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Thursday 29 June 2023

The Narasimha Cult: The Rannebennur Naiks

A view of the temple on Oakli day

Lord Narasimha, the fourth avatar of Vishnu, has been worshipped in various forms for centuries now. Some families in Karnataka, Telangana, Tami Nadu and Andhra Pradesh have retained the Narasimha cult even today. 

The Naik Clan

One such family are the Ranebennur Naiks from Bhadravati who have been celebrating Narasimha Jayanti for hundreds of years. Earlier, they traveled all the way to Koppara Shri Lakshminarasimha temple in Devadurga taluk, Raichur district. But due to long distances, they decided to carry on the tradition in Bhadravati, their place of residence. This tradition therefore shifted to Lakshminarasimha temple at Bhadravati where the deity is in a relaxed state, protecting Bhakta Prahalad, his devotee.

Naik clan carry the deity on Oakli day

On the day of Okali when the entire clan congregated, the deity was brought to the house with all fanfare. Also, devotees were fed on this occasion which was a simple affair. This could not continue for long and arrangements were made with the Sri Raghavendra Mutt in the old town and the Okali celebrations shifted to the Mutt in 1960s. Till date, this tradition continues.
Another view of deity being carried

According to family elders, the tradition of Lord Narasimha being permitted to enter the Naik household for one day started from 1915-16. Around this time, three acres of rich cultivable land was given by Vasudeva Naik and wife Sundara Bai for the development of the 800-year-old Lakshmi Narasimha temple. 

Seeking blessings of Lord Narasimha

In fact, Sundara Bai was fostered by the local chieftain Yadava Rao and his wife Savitri Bai. They left all their lands and riches to her. Thus, the colorful Narasimha cult started from this era wherein the Lord was allowed to be taken home for a day during Okali.
Family members from different parts of the state taking part in the celebrations

However, as time passed, this tradition passed on to Narsimhmurthy Naik (Baji Kaka), their youngest son who lived in the Old Town near the temple. But this tradition stopped in the 1960s. The Naik family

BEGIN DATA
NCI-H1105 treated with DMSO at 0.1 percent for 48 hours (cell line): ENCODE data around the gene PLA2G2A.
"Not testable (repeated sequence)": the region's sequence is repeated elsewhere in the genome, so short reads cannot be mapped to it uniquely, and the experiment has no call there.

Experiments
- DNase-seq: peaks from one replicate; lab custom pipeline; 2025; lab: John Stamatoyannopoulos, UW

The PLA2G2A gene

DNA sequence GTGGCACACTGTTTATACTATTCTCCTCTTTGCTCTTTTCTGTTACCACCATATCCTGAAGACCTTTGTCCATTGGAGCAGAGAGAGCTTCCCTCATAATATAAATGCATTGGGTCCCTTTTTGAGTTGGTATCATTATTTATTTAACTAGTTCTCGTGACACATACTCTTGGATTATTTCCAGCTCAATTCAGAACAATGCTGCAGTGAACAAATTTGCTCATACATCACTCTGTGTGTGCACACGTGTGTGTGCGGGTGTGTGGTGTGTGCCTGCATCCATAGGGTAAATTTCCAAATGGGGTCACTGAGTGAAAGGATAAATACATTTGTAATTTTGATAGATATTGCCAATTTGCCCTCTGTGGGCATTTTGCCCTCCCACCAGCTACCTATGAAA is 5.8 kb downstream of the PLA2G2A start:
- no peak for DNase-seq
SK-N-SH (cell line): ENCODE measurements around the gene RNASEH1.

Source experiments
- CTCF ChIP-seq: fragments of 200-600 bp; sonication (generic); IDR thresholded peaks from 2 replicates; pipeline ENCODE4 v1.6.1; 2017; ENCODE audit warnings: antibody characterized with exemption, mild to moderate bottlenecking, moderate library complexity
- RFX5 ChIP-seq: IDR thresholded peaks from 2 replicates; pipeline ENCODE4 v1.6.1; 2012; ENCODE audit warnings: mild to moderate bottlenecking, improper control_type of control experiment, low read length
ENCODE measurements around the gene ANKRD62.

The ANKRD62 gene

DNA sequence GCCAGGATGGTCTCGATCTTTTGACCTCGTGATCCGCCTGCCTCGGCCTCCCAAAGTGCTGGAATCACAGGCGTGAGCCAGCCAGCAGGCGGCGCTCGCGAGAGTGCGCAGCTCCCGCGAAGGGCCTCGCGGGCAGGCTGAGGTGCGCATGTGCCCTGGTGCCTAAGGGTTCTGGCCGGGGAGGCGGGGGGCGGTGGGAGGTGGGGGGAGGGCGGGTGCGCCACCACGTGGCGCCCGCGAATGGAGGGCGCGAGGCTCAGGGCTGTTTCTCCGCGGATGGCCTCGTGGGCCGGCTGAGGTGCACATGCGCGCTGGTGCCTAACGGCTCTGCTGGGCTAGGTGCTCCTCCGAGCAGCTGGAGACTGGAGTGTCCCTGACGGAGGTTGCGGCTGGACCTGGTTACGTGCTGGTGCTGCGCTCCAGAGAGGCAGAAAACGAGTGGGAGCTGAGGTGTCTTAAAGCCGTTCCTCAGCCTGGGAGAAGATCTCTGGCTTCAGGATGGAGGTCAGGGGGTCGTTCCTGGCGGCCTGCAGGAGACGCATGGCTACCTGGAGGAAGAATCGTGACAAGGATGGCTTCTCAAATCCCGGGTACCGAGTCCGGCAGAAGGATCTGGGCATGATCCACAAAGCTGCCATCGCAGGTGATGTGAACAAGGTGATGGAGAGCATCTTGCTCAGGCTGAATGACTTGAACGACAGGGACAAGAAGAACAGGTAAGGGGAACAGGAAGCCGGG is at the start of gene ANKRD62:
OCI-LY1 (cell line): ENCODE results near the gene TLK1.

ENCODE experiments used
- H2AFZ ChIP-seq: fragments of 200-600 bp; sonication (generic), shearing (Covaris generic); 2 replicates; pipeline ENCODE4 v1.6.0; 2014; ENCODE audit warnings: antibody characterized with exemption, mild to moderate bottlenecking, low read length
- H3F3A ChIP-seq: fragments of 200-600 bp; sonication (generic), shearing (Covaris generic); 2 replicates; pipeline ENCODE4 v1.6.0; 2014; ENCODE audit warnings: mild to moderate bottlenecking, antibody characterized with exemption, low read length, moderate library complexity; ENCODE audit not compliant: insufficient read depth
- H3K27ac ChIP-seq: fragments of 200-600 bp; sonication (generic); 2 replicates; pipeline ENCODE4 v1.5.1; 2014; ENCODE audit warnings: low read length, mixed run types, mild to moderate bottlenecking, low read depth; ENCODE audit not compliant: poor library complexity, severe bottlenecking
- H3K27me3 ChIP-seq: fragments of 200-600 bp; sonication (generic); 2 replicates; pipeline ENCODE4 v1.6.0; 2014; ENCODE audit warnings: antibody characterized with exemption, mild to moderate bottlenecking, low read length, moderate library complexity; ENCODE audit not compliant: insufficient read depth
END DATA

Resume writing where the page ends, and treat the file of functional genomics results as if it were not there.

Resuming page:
then decided to take the deity to the nearby Raghavendra Swamy Mutt to keep the seva tradition.

Lord Narasimha is at Raghvendra Swamy mutt, brought by the Naik clan

A view of the deity at the mutt

 For the clan, taking part in the festivities – it is a moment of joy and enriching their connections and memories. The family vies for the sprinkling of holy waters and the blessings of the God with all devotion. After this, the richly decorated and ornamented deity comes to the Mutt – traversing almost 2 kms of narrow, congested roads with musicians rendering devotional songs on folk instruments. 

The Folk element in the Oakli celebrations

At the Mutt, the day is marked by pooja, chanting of mantras, rendition of devotional songs by family members, devotees, musicians and then followed by a sumptuous feast which is served to all family members, devotees, and visitors to the Mutt. Later, in the evening, the deity goes back to the temple after the Mahamangalaarthi.

Sprinkling of holy waters on Oakli day

Come May, every year, the Naik clan congregates to celebrate the festival with younger, older and newer members participating with all fervour and zest.
The baton has now passed on to the fifth generation. But keeping the clan together and the traditions alive is not an easy task for the Naik family as the younger generation is spread across the world. However, they hope the ones who are in India will keep their connections as culture touches and expands humanity forever.

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